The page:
[Date Prev][Date Next][Thread Prev][Thread Next][Date Index][Thread Index]

Re: AUDITORY Digest - 24 Mar 2002 to 25 Mar 2002 (#2002-43)

Hi Jont,

You wrote....

> The distance between the tectorial membrane and the reticular
> lamina, where the cilia of the inner and outer hair cells live, is less
> than $\delta$, so this region must be modeled as having damping, at all
> frequencies \cite{Allen80a}. However this resistance appears at the
> characteristic place of the transmission line for each frequency,
> because the motion of the tectorial
> membrane relative to the reticular lamina is significant only near the
> characteristic place.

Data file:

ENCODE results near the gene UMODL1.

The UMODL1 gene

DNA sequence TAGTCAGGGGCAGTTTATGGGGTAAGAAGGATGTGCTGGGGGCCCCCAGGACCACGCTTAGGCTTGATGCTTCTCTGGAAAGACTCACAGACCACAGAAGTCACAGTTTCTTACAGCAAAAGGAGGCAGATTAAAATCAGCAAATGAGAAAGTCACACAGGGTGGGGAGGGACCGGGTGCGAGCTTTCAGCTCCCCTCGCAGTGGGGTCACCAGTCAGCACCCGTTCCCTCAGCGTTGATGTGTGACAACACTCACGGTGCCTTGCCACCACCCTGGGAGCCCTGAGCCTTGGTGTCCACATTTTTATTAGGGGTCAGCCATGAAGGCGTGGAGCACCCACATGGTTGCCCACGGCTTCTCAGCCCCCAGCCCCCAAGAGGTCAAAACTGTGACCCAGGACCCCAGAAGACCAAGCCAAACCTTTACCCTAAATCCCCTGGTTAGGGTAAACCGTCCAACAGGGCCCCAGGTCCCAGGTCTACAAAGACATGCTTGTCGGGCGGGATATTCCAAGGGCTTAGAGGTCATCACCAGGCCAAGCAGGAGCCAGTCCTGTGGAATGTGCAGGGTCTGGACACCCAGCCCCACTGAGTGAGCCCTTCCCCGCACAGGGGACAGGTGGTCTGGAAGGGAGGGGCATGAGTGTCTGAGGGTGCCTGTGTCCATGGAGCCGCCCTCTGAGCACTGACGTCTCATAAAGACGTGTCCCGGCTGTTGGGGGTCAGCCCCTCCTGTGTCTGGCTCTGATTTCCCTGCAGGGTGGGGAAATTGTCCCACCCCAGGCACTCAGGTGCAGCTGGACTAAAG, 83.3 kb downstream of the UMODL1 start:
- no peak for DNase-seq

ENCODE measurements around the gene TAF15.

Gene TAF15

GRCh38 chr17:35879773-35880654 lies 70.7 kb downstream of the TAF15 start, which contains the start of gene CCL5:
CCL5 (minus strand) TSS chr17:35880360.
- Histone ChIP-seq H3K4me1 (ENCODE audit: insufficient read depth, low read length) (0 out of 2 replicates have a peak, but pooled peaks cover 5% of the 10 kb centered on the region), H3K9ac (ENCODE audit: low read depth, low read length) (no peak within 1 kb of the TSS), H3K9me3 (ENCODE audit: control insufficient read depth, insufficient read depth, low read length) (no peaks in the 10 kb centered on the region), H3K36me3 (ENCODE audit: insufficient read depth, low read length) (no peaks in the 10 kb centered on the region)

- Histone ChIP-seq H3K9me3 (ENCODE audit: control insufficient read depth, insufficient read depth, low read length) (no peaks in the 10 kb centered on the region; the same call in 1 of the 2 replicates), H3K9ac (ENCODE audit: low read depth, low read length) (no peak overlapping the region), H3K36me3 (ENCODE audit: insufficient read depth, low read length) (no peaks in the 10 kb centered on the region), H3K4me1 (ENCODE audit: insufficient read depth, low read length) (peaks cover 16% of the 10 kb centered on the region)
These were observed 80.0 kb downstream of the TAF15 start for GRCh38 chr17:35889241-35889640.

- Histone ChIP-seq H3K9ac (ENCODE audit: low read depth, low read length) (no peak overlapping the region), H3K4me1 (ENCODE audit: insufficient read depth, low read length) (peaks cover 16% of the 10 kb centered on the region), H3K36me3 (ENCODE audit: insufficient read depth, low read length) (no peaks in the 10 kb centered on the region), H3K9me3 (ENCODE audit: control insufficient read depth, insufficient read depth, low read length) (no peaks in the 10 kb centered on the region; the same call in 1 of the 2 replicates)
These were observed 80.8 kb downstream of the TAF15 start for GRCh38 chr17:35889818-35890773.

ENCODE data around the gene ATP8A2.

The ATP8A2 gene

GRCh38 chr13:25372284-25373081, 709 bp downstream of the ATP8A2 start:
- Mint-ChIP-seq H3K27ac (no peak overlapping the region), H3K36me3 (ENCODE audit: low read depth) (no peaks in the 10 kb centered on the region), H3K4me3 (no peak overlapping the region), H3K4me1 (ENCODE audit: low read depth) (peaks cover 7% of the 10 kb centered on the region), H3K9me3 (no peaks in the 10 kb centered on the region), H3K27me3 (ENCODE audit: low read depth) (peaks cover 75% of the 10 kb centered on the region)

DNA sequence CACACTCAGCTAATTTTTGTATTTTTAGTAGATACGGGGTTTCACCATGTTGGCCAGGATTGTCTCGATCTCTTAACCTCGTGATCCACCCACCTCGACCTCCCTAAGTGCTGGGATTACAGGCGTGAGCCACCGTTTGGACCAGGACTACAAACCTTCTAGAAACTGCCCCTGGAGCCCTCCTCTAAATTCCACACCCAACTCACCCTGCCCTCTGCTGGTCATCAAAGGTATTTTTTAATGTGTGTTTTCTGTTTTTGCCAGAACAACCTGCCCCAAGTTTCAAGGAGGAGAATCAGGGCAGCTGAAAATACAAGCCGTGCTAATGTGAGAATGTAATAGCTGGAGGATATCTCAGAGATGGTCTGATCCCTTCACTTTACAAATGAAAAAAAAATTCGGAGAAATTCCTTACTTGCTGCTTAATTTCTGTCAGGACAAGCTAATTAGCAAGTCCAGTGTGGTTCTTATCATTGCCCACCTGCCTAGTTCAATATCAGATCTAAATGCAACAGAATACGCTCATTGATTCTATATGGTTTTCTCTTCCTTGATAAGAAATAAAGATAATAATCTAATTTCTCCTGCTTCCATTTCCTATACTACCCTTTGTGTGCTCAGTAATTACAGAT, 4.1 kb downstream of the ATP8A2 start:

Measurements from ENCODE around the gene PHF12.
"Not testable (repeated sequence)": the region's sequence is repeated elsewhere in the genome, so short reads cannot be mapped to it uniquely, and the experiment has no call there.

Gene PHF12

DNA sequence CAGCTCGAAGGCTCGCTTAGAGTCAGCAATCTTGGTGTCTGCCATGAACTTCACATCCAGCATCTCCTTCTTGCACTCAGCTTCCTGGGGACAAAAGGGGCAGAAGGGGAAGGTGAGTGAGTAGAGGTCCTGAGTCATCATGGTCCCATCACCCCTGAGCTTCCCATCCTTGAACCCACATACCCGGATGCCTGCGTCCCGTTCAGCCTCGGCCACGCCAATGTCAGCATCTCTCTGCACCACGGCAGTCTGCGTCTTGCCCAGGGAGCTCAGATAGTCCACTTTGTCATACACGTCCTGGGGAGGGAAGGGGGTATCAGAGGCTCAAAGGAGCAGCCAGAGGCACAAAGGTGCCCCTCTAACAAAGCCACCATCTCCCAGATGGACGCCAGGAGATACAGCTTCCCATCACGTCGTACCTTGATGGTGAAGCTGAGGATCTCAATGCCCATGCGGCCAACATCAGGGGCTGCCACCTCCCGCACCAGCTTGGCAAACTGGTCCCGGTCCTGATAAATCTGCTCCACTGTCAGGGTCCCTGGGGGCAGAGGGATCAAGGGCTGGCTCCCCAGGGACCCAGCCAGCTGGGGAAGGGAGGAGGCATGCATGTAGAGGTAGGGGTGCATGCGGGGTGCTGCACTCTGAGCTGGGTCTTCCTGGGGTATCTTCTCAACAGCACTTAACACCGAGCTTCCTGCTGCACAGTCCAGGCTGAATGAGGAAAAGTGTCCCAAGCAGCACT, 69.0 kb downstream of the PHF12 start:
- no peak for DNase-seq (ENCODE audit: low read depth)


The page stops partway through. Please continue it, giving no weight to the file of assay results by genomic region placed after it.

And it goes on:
I guess I don't understand your argument against Gold. You argue
(convincingly) that damping is small at frequencies well
below CF. But Gold's focus was on tuning at frequencies
near CF. So to show that Gold was wrong, you need to
demonstrate that damping at CF is close to zero. The paragraph
above suggests that in fact damping near CF is not small.
So what's wrong with Gold's argument?

Christopher Shera                               617-573-4235 voice
Eaton-Peabody Laboratory                        617-720-4408 fax
243 Charles Street, Boston, MA 02114-3096       http://epl.harvard.edu

"Sadism and farce are always inexplicably linked." -- Alexander Theroux